The mother of a teenage girl who died after "taking two pills" at a music festival, has warned people against "taking anything ever".
Georgia Jones, 18, died after being taken to hospital from the Mutiny Festival in Portsmouth. Another man, Tommy Cowan, 20, known locally as Tommy Bakeer, also died in hospital.
They were among 15 revellers who were rushed to hospital, with the organisers warning of a "high strength or bad batch" of drugs. The second day of the festival, which Craig David and Sean Paul were due to headline, was cancelled as a "safety precaution."
Writing on Facebook, Ms Jones's mother, Janine Milburn, pleaded with people not to take drugs.
"Georgia died yesterday due to complications after taking two pills at Mutiny," she wrote. "If nothing else I hope what has happened to her will deter you from taking anything ever. The pills had caused her temperature to rise so high it made her fit for 45 minutes."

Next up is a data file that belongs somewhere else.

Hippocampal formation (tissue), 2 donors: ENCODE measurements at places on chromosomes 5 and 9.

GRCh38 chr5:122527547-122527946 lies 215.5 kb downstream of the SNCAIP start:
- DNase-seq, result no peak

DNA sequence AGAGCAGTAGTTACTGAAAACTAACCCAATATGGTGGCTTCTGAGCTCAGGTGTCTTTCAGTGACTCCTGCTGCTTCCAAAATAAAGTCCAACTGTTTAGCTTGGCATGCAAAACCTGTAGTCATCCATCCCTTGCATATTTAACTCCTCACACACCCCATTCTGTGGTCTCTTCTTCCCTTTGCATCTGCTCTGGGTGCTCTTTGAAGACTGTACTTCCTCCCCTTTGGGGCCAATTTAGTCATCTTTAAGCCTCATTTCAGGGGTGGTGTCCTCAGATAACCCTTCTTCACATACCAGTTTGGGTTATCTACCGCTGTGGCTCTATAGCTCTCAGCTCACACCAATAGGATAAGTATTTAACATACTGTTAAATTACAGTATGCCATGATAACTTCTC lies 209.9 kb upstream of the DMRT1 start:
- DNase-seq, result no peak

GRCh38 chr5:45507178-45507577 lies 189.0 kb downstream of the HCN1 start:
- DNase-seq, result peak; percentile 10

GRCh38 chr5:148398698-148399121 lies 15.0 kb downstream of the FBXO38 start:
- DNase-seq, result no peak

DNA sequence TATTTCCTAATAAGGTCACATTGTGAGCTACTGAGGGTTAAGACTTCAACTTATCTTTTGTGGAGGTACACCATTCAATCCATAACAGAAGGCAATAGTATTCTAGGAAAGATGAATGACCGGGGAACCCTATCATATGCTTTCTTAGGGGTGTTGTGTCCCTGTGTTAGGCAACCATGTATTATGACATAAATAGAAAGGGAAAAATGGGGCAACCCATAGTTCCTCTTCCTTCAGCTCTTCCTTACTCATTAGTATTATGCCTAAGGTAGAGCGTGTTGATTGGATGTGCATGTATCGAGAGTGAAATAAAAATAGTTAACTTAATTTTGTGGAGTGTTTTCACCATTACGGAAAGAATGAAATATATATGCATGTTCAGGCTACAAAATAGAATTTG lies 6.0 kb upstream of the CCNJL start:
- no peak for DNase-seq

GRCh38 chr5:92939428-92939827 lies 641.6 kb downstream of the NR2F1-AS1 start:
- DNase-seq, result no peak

She added: "My little girl was 18 and full of life, I just hope this stops at least some of you from ending up the same."
Mr Cowan meanwhile, was described as a caring young father.
"He was funny. He loved life and he loved his little boy," his father, Damian Cowan, 43, told Portsmouth's local newspaper, The News. "He was everything. He was a good lad - unfortunately he made a bad choice."
Mr Cowan was a "brilliant" friend, according to 19-year-old Jack Ford, who said they met at college studying uniformed services.
"He is such a caring guy who would do anything for any one. He loved going out with his mates but most importantly loved spending time with his girlfriend and son," said Mr Ford. "It was a big shock to lose such a great guy like him."
A further 12 pepole were taken to the hospital, but their cases were "not necessarily all drugs-related," a spokeswoman for Queen Alexandra Hospital said.
Three more attended on Sunday morning to be treated for injuries sustained in assaults or because of alcohol-related intoxication, the spokeswoman added.
Police said the deaths were separate incidents and were not suspicious.